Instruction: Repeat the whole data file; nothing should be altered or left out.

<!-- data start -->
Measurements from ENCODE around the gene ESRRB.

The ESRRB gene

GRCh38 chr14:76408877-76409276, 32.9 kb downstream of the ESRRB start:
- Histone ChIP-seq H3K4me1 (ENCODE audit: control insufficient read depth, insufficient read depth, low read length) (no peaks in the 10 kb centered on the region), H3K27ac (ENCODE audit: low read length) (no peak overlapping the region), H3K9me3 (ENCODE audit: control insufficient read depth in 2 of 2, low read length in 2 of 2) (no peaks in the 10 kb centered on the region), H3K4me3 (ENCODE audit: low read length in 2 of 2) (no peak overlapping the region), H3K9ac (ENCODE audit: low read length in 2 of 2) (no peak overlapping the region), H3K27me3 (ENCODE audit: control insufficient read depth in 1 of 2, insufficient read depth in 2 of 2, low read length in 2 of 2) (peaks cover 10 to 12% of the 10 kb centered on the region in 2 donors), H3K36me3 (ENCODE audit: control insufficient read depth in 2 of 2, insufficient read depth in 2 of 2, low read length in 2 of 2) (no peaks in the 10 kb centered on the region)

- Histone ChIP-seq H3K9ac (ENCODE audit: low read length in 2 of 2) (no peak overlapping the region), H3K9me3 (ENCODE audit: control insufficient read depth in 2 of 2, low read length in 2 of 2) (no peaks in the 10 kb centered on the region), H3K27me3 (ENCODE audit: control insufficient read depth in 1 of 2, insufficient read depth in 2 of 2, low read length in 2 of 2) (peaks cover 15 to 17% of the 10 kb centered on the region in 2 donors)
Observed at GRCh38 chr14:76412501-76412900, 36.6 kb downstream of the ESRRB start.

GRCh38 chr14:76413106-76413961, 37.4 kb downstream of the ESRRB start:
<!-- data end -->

Measurements from ENCODE around the gene ESRRB.

The ESRRB gene

GRCh38 chr14:76408877-76409276, 32.9 kb downstream of the ESRRB start:
- Histone ChIP-seq H3K4me1 (ENCODE audit: control insufficient read depth, insufficient read depth, low read length) (no peaks in the 10 kb centered on the region), H3K27ac (ENCODE audit: low read length) (no peak overlapping the region), H3K9me3 (ENCODE audit: control insufficient read depth in 2 of 2, low read length in 2 of 2) (no peaks in the 10 kb centered on the region), H3K4me3 (ENCODE audit: low read length in 2 of 2) (no peak overlapping the region), H3K9ac (ENCODE audit: low read length in 2 of 2) (no peak overlapping the region), H3K27me3 (ENCODE audit: control insufficient read depth in 1 of 2, insufficient read depth in 2 of 2, low read length in 2 of 2) (peaks cover 10 to 12% of the 10 kb centered on the region in 2 donors), H3K36me3 (ENCODE audit: control insufficient read depth in 2 of 2, insufficient read depth in 2 of 2, low read length in 2 of 2) (no peaks in the 10 kb centered on the region)

- Histone ChIP-seq H3K9ac (ENCODE audit: low read length in 2 of 2) (no peak overlapping the region), H3K9me3 (ENCODE audit: control insufficient read depth in 2 of 2, low read length in 2 of 2) (no peaks in the 10 kb centered on the region), H3K27me3 (ENCODE audit: control insufficient read depth in 1 of 2, insufficient read depth in 2 of 2, low read length in 2 of 2) (peaks cover 15 to 17% of the 10 kb centered on the region in 2 donors)
Observed at GRCh38 chr14:76412501-76412900, 36.6 kb downstream of the ESRRB start.

GRCh38 chr14:76413106-76413961, 37.4 kb downstream of the ESRRB start: